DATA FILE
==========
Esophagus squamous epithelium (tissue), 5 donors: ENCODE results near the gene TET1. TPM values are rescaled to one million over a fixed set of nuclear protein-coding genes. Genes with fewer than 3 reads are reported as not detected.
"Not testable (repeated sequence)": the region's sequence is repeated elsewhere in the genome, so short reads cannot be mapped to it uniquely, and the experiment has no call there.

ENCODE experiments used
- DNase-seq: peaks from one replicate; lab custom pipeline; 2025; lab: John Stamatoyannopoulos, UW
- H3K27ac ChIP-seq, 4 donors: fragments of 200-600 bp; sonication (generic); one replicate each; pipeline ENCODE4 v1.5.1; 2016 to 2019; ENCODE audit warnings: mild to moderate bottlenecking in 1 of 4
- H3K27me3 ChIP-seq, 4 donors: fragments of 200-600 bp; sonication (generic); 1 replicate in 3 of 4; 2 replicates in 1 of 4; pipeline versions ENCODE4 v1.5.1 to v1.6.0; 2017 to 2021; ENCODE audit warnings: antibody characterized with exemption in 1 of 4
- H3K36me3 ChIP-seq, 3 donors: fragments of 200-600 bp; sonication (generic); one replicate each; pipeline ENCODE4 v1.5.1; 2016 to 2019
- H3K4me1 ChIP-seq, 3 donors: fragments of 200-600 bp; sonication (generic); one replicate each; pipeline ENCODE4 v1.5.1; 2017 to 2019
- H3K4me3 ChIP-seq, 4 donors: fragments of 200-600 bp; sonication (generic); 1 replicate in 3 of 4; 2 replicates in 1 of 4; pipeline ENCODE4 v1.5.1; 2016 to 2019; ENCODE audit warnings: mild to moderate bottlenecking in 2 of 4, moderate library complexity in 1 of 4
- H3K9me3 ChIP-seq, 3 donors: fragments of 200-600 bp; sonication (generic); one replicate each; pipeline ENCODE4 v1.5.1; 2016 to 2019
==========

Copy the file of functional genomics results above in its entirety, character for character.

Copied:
Esophagus squamous epithelium (tissue), 5 donors: ENCODE results near the gene TET1. TPM values are rescaled to one million over a fixed set of nuclear protein-coding genes. Genes with fewer than 3 reads are reported as not detected.
"Not testable (repeated sequence)": the region's sequence is repeated elsewhere in the genome, so short reads cannot be mapped to it uniquely, and the experiment has no call there.

ENCODE experiments used
- DNase-seq: peaks from one replicate; lab custom pipeline; 2025; lab: John Stamatoyannopoulos, UW
- H3K27ac ChIP-seq, 4 donors: fragments of 200-600 bp; sonication (generic); one replicate each; pipeline ENCODE4 v1.5.1; 2016 to 2019; ENCODE audit warnings: mild to moderate bottlenecking in 1 of 4
- H3K27me3 ChIP-seq, 4 donors: fragments of 200-600 bp; sonication (generic); 1 replicate in 3 of 4; 2 replicates in 1 of 4; pipeline versions ENCODE4 v1.5.1 to v1.6.0; 2017 to 2021; ENCODE audit warnings: antibody characterized with exemption in 1 of 4
- H3K36me3 ChIP-seq, 3 donors: fragments of 200-600 bp; sonication (generic); one replicate each; pipeline ENCODE4 v1.5.1; 2016 to 2019
- H3K4me1 ChIP-seq, 3 donors: fragments of 200-600 bp; sonication (generic); one replicate each; pipeline ENCODE4 v1.5.1; 2017 to 2019
- H3K4me3 ChIP-seq, 4 donors: fragments of 200-600 bp; sonication (generic); 1 replicate in 3 of 4; 2 replicates in 1 of 4; pipeline ENCODE4 v1.5.1; 2016 to 2019; ENCODE audit warnings: mild to moderate bottlenecking in 2 of 4, moderate library complexity in 1 of 4
- H3K9me3 ChIP-seq, 3 donors: fragments of 200-600 bp; sonication (generic); one replicate each; pipeline ENCODE4 v1.5.1; 2016 to 2019